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What’s In Your Paint?

By Steven A. Watchorn, Assoc. A.I.A., LEED AP

It has astounded me how often the major U.S. paint manufacturers change their line of paint.  In recent years, with advances in synthetic and resin technologies, more stringent VOC regulations, LEED compliant products, and increased competition between manufacturers, lines of paint have been changing ever more frequently. 
Whether you are a building industry professional, a homeowner looking to put a fresh topcoat on your deck or siding, or a painter yourself, these changes are likely to overwhelm you; the paint you used, specified, or priced just a couple of years ago is probably out-of-date or no longer available!  It is at this point that we must take a step back and re-consider the basics of our paint options.

Named for their binding agent, the primary commercial paint systems available today are the oil-based (alkyd) paints, which use petroleum solvents, and the water-based (acrylic-latex) paints.  They each have co-existed for a very long time and each has their benefits and drawbacks.  Oil-based paint systems have unmatched adhesion properties, and spread more evenly, but dry slower and have a strong odor.  Water-based paints can be applied more quickly between coats and cleanup is easier and more cost effective.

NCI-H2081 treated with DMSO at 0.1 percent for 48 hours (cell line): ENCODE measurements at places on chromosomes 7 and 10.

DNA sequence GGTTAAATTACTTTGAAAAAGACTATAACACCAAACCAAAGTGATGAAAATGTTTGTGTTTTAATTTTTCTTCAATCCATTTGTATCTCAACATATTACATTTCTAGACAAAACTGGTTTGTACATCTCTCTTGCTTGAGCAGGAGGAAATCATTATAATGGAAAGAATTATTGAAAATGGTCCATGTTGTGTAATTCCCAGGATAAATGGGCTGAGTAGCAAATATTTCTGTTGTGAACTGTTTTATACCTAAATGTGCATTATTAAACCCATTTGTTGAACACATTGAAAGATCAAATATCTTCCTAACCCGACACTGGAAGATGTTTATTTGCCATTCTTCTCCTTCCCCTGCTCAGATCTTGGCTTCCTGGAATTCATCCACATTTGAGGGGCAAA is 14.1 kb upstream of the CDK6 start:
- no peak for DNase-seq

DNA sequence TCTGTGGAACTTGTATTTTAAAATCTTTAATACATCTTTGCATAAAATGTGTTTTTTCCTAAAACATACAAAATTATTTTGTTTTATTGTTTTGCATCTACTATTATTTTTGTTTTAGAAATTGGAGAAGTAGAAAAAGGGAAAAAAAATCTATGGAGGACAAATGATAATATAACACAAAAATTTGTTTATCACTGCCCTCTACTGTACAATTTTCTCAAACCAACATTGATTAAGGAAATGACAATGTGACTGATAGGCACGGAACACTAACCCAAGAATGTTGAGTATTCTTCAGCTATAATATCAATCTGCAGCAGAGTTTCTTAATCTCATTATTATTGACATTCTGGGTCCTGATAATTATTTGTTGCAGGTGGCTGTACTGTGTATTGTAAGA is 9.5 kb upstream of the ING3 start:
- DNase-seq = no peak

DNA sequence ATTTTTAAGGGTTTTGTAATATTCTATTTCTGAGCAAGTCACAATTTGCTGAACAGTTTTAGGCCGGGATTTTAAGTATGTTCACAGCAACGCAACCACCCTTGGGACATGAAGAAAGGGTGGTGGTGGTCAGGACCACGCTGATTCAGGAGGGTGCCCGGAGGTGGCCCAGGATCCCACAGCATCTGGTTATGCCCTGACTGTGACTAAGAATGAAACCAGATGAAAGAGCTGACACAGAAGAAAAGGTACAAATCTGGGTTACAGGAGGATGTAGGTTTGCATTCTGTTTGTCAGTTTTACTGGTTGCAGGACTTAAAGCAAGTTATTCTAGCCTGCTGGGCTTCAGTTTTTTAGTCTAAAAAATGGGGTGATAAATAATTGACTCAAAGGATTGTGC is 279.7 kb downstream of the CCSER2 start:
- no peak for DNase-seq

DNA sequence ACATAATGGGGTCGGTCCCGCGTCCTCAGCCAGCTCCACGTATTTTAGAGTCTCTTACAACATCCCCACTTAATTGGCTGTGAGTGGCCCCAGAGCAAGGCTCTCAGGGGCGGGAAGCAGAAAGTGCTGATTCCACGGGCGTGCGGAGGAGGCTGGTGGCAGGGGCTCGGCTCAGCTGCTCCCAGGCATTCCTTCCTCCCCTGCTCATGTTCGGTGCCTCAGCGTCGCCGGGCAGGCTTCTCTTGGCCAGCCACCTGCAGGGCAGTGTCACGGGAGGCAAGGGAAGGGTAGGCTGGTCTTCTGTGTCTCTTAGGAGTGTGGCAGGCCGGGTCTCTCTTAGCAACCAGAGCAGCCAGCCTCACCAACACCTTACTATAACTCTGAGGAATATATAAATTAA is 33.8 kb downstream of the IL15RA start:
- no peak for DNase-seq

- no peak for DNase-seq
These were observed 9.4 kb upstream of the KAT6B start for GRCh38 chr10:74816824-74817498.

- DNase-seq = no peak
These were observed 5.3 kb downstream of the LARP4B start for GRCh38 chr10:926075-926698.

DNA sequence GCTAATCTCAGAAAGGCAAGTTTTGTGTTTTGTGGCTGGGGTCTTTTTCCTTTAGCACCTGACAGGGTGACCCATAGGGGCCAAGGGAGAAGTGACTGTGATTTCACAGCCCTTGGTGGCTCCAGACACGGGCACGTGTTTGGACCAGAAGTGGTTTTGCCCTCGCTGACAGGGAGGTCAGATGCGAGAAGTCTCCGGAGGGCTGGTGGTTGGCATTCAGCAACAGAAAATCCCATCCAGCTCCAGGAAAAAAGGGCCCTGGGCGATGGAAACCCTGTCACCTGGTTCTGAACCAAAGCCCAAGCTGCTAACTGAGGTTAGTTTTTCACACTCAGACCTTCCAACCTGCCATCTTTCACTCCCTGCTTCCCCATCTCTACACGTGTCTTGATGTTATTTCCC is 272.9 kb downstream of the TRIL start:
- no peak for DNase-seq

Projects involving restoration of exterior wood are largely concerned with preventing peeling, crazing, or blistering paint, and extending the life of the paint before reapplication is necessary. Although the most important criteria for a good paint job is surface prep, selection of a good primer and compatible top-coat systems can add years and beauty to your building and should not be undervalued.

Older paints that contained lead or oil solvents high in VOC content lasted much longer and withstood temperature changes, moisture, and UV penetration much better than today’s paints.  While society is now aware of the benefits of safer, environmentally-friendly products, the loss of high quality paints that will last 20+ years is putting a huge financial strain on building owners.  The paint manufacturing market has responded in part, overhauling their paint lines.  But this change, in addition to the multitude of offerings of ‘specialty paints’ has added to the overwhelmed state of the consumer.  Still, re-painting of exterior wood should be done every five years.

While it may still take some time to bring the available paint offerings, and the demand for high-quality affordable paint back in harmony with each other, preservation and sustainability of our buildings, whether new or old, should take precedent over all else.